This scene takes place on the Jamaica/South Richmond Hill border on the east service road of the Van Wyck Expressway.
Illegal trash piles have been growing in South Ozone Park, and with them, residents’ frustration.
Aracelia Cook of the 149th Street South Ozone Park Civic Association recently documented several of the chronic illegal dumping spots in the neighborhood, where 311 complaints haven’t stopped trash from piling up for three weeks.
“You have rats out there, raccoons out there, rodents — all these things. And that’s not to talk about the smell,” Cook told the Chronicle on Friday.
Cook reached out to the Chronicle after trying to work with the Department of Sanitation. There were two areas of concern for her — one at a residential intersection, and another along the Van Wyck Expressway service road in between Rockaway Boulevard and Conduit Avenue.
At the residential location, on the southeast side of 146th Street and Rockaway Boulevard, a large trash pile containing tires and crates sat on the sidewalk as of last Friday.
A 311 log from July 7 shows that a complaint had been “investigated and addressed,” but the trash remained there for weeks after, Cook said.
The mess at that intersection has been a chronic problem for months. Google street views from November 2020 captured a similarly sized heap sitting on the intersection.
After the Chronicle reached out to Sanitation, the agency cleaned it up over the weekend, but by Monday afternoon Cook said more trash had already begun to pile up again.
That is an understatement. Behold, like the cherry blossoms at the Bronx Botanical Garden, every week detritus is in full bloom in the dirty Southside Queens…
Someone couldn’t find a place to discard these windshields, but I can understand the logic leaving them on the street. In due time, cars will roll over them and the glass will be grounded naturally into the asphalt.
That’s how ecology works around here. Follow the science.
The Van Wyck Garbageway also comes with amenities like this cushy living room set, providing a break for curious immersion tourists.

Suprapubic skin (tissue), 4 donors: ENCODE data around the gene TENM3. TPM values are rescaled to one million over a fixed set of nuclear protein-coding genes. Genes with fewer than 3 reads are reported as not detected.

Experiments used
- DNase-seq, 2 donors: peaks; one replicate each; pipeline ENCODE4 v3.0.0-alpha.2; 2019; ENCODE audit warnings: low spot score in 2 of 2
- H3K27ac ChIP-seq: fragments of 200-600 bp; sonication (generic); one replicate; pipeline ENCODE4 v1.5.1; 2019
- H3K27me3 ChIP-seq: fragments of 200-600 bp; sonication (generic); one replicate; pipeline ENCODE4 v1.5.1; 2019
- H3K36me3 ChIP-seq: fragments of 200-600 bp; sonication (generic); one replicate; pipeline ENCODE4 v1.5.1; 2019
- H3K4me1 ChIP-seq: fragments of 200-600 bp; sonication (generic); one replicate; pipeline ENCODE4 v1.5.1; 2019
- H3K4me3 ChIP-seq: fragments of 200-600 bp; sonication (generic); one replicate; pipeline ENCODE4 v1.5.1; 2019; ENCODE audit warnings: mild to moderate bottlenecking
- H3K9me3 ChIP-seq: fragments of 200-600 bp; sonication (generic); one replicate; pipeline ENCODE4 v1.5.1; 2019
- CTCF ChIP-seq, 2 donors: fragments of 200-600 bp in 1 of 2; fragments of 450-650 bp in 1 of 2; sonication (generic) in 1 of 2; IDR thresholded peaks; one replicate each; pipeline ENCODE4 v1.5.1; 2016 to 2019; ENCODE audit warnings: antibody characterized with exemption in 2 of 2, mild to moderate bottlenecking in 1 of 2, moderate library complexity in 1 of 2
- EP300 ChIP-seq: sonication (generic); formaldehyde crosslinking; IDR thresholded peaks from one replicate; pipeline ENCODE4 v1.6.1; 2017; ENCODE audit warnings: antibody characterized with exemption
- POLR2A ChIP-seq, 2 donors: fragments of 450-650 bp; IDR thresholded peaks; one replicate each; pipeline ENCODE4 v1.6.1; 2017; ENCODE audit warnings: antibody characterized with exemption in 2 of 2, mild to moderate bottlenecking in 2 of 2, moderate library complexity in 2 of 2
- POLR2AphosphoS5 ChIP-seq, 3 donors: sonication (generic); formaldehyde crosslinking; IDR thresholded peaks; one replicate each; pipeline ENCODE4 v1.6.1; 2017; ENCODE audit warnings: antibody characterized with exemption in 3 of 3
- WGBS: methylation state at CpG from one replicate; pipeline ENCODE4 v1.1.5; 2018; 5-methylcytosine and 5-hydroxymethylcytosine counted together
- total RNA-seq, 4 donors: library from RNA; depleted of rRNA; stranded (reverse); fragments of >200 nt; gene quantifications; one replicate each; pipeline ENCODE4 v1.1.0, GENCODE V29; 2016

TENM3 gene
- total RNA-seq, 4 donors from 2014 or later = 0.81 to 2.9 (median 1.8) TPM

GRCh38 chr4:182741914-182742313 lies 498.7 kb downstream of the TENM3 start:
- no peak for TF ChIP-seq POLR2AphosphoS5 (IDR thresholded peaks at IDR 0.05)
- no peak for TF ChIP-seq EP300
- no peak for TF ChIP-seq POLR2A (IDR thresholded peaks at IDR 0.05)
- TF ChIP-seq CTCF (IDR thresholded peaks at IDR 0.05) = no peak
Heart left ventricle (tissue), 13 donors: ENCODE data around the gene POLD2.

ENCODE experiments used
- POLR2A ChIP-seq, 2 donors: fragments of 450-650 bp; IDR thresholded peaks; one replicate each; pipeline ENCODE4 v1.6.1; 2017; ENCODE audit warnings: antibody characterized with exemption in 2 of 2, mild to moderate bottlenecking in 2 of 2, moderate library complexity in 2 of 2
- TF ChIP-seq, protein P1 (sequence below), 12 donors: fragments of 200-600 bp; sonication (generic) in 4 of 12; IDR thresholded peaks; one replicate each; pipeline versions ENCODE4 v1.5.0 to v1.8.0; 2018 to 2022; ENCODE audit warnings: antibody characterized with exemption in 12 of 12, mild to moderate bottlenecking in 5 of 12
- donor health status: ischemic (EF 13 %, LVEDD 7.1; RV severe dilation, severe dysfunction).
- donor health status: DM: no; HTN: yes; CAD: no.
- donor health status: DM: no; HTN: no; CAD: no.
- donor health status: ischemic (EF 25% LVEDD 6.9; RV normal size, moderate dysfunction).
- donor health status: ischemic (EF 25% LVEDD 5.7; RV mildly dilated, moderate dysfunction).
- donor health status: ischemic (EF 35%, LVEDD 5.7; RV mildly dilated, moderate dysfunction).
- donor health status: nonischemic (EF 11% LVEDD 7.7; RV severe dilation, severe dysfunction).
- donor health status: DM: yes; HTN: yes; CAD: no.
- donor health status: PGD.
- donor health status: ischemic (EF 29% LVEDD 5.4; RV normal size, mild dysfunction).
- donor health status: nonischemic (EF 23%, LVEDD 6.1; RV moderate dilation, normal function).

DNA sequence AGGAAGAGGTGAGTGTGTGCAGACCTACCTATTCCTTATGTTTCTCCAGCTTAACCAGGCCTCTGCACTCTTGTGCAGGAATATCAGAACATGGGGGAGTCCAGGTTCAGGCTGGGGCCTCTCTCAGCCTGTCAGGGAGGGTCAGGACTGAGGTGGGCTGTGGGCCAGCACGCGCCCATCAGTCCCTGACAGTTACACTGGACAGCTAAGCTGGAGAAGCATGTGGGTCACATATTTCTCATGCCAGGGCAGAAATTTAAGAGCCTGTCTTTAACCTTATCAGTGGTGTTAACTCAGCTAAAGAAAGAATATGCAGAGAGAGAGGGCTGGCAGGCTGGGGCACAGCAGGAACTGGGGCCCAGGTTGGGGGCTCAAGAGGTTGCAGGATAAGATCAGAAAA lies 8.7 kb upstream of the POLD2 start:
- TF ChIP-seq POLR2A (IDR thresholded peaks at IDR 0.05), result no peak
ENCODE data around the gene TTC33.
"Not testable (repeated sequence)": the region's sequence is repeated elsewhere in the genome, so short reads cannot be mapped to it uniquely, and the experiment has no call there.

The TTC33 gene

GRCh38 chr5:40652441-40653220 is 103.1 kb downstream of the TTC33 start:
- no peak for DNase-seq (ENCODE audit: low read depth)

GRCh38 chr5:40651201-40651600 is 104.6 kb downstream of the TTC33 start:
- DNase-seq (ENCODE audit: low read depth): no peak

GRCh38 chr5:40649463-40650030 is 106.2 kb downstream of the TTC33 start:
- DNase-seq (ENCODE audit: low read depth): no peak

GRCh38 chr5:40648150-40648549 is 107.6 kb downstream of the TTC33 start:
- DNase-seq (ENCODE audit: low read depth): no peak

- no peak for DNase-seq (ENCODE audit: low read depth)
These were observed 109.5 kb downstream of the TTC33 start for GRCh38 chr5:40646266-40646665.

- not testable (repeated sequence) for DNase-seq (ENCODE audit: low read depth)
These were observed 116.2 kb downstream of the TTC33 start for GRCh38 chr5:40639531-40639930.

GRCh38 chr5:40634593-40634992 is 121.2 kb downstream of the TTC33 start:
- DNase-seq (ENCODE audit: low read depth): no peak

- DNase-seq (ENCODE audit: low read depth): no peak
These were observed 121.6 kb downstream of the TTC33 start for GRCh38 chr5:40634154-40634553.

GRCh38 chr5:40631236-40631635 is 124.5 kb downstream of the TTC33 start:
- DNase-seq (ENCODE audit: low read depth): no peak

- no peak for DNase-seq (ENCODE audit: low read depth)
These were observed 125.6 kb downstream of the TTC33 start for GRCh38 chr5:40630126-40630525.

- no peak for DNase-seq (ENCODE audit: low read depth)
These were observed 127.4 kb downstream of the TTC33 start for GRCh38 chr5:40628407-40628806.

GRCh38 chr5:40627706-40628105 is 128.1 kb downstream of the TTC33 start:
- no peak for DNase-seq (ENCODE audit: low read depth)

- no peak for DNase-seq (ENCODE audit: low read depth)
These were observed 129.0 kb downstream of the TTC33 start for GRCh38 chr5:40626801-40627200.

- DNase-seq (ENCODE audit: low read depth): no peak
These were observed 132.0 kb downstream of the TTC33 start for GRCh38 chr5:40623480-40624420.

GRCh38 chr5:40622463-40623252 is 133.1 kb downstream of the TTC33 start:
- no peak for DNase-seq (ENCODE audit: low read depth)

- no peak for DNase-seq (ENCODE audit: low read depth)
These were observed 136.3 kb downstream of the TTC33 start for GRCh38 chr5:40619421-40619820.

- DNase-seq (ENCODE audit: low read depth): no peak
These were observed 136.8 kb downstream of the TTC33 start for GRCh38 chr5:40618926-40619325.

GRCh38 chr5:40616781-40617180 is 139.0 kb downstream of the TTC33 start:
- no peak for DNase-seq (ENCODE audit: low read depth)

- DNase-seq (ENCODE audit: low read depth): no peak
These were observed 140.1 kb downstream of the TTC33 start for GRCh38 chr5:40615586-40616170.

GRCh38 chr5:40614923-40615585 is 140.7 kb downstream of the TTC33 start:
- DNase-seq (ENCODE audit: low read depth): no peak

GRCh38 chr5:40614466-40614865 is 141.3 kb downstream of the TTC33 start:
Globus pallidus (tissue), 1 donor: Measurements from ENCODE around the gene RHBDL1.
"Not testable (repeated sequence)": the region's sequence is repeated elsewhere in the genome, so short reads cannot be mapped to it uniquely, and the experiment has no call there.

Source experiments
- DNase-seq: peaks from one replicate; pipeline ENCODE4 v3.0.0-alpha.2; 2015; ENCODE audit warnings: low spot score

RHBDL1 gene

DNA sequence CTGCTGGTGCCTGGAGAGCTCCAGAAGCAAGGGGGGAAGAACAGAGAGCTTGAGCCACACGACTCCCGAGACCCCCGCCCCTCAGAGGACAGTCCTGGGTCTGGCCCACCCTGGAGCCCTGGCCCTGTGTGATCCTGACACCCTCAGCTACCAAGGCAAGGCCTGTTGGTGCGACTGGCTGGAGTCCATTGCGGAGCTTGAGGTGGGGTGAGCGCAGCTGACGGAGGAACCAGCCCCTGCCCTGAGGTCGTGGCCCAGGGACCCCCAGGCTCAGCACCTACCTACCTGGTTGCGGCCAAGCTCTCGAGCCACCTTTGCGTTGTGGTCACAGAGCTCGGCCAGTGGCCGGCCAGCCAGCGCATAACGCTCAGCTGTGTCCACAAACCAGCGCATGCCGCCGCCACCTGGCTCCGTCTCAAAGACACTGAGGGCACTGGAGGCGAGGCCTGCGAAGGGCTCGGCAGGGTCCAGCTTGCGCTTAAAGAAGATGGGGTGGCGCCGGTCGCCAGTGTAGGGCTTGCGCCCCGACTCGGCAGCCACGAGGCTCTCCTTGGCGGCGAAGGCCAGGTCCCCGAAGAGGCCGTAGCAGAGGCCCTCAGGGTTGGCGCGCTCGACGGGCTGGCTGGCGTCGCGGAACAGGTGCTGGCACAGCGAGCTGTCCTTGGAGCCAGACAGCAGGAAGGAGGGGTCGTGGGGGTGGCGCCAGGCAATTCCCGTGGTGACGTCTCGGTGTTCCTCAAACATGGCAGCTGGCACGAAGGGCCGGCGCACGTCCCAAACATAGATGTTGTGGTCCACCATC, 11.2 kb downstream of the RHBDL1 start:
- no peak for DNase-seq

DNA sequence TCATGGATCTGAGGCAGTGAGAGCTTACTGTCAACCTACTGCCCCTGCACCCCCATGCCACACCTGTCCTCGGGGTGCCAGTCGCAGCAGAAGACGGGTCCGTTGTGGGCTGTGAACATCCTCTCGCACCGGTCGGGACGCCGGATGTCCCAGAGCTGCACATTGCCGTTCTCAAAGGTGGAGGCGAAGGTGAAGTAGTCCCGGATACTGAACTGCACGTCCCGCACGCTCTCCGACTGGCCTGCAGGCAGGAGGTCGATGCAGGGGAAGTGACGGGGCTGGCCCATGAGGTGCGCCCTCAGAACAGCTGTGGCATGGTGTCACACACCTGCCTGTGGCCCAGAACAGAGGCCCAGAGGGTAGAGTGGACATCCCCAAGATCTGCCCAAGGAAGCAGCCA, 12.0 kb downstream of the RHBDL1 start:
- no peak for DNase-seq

Which makes the sight of daily traffic commutes and the occasional illegal dirtbike and ATV caravan evoke a feeling of trainspotting.
Remember to hold your nose.
Here are the ruins of a basement studio apartment.
This is a shitty way to honor the memory of Jaki Byrad, who was a seminal and influential jazz musician who played with Charlie Mingus and many other iconic jazz legends. What’s evident is that this exhibition of crass pollution and city indifference is a sad allegory for his career as a composer and solo artist and ultimately how he tragically died.
As a leader, Byard recorded a string of albums for the Prestige label during the 1960s. Some of these albums included Richard Davis on bass and Alan Dawson on drums, a trio combination described by critic Gary Giddins as “the most commanding rhythm section of the ’60s, excepting the Hancock-Carter-Williams trio in Miles Davis’s band”, although it existed only for recordings. One such album was Jaki Byard with Strings!, a sextet recording that featured Byard’s composing and arranging: on “Cat’s Cradle Conference Rag”, each of five musicians “play five standards based on similar harmonies simultaneously”.A further example of Byard’s sometimes unusual approach to composition is the title track from Out Front!, which he created by thinking of fellow pianist Herbie Nichols’ touch at the keyboard. Popularity with jazz critics did not translate into wider success: a Washington Post review of his final Prestige album, from 1969, remarked that it was by “a man who has been largely ignored outside the inner circles”. Giddins also commented in the 1970s on the lack of attention that Byard had received, and stated that the pianist’s recordings from 1960 to 1972 “are dazzling in scope, and for his ability to make the most of limited situations”. Following his time with Prestige, Byard had more solo performances, in part because of his affection for musical partners he had become close to but who had then died.
Byard died in his home in Hollis, Queens, New York City, of a gunshot wound on February 11, 1999. He was shot once in the head. The police reported that Byard’s family, with whom he shared the house, last saw him at 6 pm, that he was killed around 10 pm, that there “were no signs of robbery, forced entry or a struggle”, and that no weapon was found. The death was soon declared to be a homicide, but the circumstances surrounding it have not been determined, and the case remains unsolved.
Let this show that street re-naming is the original virtue signalling.
The Garbageway concludes at Atlantic Avenue, bordering Richmond Hill and Jamaica and the majestic high speed rail pillar of the JFK express train, buoyed by circle of discarded clothing and shopping carts…
Oh wait, this isn’t discarded and not ordinary garbage. People live over here and that’s all what they have left to their names. It’s unsightly and probably smells like hell, but it’s 100 times safer than being forced to live in one of Mayor de Blasio’s and Stephen Banks congregate decrepit, health hazard and crime ridden homeless shelters.
This is only just a segment of the Van Wyck Garbageway, but as the Queens Chronicle noted above it’s the most recognizable for frustrated residents and recidivist litterbugs. It might get cleaned up eventually, but garbage will continue to re-materialize as long as the grass keeps growing and the earth keeps spinning on it’s axis and as long as Southside Queens streets continue to be the city’s linear dumpsters.
So it goes..